Gongol.com Archives: September 2021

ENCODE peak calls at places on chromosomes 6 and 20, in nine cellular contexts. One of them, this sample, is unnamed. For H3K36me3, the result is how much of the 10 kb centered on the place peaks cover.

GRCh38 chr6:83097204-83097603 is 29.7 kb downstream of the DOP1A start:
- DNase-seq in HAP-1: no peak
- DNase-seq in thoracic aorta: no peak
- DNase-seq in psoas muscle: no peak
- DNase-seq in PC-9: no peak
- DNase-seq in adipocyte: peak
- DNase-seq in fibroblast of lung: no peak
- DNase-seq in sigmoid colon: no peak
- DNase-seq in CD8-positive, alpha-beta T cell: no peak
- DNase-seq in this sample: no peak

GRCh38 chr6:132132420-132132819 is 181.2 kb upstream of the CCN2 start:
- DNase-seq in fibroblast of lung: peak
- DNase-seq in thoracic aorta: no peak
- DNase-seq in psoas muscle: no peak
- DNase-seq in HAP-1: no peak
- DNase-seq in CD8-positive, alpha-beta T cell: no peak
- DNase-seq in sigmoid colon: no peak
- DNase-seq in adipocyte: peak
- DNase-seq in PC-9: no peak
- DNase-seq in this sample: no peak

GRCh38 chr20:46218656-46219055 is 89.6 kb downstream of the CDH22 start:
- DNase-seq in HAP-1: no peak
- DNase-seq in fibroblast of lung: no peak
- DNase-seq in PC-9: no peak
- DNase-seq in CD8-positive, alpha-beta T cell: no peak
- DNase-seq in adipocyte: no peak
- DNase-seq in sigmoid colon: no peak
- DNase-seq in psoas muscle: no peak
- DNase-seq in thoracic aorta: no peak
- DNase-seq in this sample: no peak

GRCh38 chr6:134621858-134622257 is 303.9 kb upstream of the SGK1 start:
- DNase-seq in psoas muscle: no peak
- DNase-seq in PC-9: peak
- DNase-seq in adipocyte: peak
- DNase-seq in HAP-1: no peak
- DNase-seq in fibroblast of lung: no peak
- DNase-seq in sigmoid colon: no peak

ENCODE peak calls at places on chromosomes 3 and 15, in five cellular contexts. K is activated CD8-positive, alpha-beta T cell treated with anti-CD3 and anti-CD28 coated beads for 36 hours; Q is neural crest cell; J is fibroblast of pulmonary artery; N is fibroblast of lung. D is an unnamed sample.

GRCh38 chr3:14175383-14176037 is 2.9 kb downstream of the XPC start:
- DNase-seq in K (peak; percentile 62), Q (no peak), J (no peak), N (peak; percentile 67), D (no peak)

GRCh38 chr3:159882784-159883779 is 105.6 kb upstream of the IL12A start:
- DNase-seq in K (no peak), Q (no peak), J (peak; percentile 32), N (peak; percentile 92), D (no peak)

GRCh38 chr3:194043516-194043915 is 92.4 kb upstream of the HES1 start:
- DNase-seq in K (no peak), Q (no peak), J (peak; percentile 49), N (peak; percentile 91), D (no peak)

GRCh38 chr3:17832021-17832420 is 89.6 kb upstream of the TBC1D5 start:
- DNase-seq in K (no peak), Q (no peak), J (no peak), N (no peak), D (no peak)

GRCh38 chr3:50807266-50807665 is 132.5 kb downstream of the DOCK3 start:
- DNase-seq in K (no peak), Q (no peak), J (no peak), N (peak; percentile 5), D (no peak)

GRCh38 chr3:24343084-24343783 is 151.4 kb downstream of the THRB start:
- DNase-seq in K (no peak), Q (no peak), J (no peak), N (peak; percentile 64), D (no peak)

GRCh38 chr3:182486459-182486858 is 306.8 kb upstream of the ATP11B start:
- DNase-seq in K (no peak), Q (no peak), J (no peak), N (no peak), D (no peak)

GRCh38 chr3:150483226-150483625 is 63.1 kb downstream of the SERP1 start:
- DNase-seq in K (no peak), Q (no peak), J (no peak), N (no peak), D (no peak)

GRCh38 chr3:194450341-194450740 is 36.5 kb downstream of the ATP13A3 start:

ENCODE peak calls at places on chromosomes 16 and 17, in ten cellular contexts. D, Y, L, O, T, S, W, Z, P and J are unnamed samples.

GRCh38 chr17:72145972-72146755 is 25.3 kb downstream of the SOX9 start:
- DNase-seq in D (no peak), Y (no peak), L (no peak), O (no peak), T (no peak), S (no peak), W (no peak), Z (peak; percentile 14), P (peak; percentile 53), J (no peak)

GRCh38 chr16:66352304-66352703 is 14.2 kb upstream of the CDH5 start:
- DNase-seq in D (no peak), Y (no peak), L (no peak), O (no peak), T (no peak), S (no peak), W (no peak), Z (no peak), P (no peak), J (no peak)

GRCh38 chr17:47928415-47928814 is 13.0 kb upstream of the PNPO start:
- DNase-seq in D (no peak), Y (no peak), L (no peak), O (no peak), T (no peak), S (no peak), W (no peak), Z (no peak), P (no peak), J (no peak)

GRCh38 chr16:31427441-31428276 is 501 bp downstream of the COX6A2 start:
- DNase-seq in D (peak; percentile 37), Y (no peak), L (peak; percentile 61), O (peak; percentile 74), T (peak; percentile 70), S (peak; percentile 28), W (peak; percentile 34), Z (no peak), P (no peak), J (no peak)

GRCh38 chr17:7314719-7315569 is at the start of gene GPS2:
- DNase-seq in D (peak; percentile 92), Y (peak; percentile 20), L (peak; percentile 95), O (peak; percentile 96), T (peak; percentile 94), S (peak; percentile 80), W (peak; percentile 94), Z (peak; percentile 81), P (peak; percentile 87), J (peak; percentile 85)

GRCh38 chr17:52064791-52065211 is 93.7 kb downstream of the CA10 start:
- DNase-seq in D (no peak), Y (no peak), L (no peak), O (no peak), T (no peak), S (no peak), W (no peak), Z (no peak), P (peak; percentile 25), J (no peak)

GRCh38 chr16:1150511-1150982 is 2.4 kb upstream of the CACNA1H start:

A simple faucet aerator costs about the same as a fancy cup of coffee, and is sure to pay for itself in a short period of time. By blocking the full flow of water through a kitchen or bathroom faucet and replacing part of the stream with air, an aerator reduces water use but also increases the utility of most streams. The water tends to come out of an aerator at a higher pressure than without -- and the air it adds will tend to improve the taste of drinking water as it pours into a glass. Moreover, by breaking apart the water stream, an aerator increases the surface area of the running water, which reduces splashing and helps it to cleanse better. ■ A faucet aerator, by putting water through a sort of straining process, can do more by giving us less. Just as that applies to the material world, so it also applies to the world of ideas. In particular, as the flow of raw information increases and the apparent pace of decision-making required in life accelerates, we need more metaphorical strainers than ever. Not only does life seem to pass quicker as an individual ages, technological improvements are also making new things happen faster. ■ The resulting paradox of this sensory overload, time compression, and seemingly unstoppable technological acceleration is that two of the most valuable skills are (1) to be able to describe matters using words, and (2) to be driven internally to go back and edit those words to make the writing shorter and more understandable. ■ We not only have innumerable tools for instantaneous digital communication (making Zoom meetings and Slack channels and direct messages into constant reminders of the ticking of the clock), but we also have people turning to computers to generate volumes of new content -- not because it's necessary, but because it's how to game the system in an age driven by Internet search engines. There really is a whole industry already developing around marketing content written by artificial intelligence. Humans are literally surrendering the effort of writing material in the hopes of generating so much "content" that it ultimately finds its way to the right customer. The result is that it's no surprise when someone confesses in a meeting, "I haven't had time to read all of that". ■ Collaboration among informed teammates is necessary to any kind of high-level productivity. As Ryan Avent wrote in his intriguing book, "The Wealth of Humans", "As technology advances -- in finance or computing or biotechnology or anything -- the ease with which any one person can become expert in multiple fields declines. Collaboration is therefore necessary whenever expertise in more than one subject is needed to make a project or a business plan work." Yet the Covid-19 pandemic has revealed to many that "Zoom fatigue" is real, driven in no small part by the cognitive load of moving from in-person contact to the artificial "places" of cyberspace. ■ And it's inescapable that even those in-person meetings tend to be inefficient. Only so much information can be communicated by people speaking to one another -- English is hard to digest at much more than 150 or 160 words per minute. By contrast, college-level reading speeds are generally closer to 400 words per minute or more. So merely moving the transmission of information from words spoken aloud to words written on the page should result in getting almost three times as much information across in the same amount of time. ■ But just as cognitive loads make it hard to get through Zoom meetings, so do they make it hard to get through complicated writing. (If you don't believe that, try reading "Ulysses" sometime. Someone once condensed the whole novel for Twitter.) It often doesn't seem like the case, but the time spent to go back through written materials to make them more digestible pays off quite a lot. And the more people involved in a collaboration or engaged in reviewing information to make a decision, the greater the leverage that results from making that material easier on the brain. ■ We live in complex times, and they're bound to grow more complex. With digital publishing tools like Substack making it possible for anyone to put out 2,000-word essays without any barriers to publication or to generate 100-page government reports to "cover all the bases", the time has never been better for those who can put their ideas through a strainer. Just as with a kitchen faucet, sometimes you get a lot more by delivering a lot less.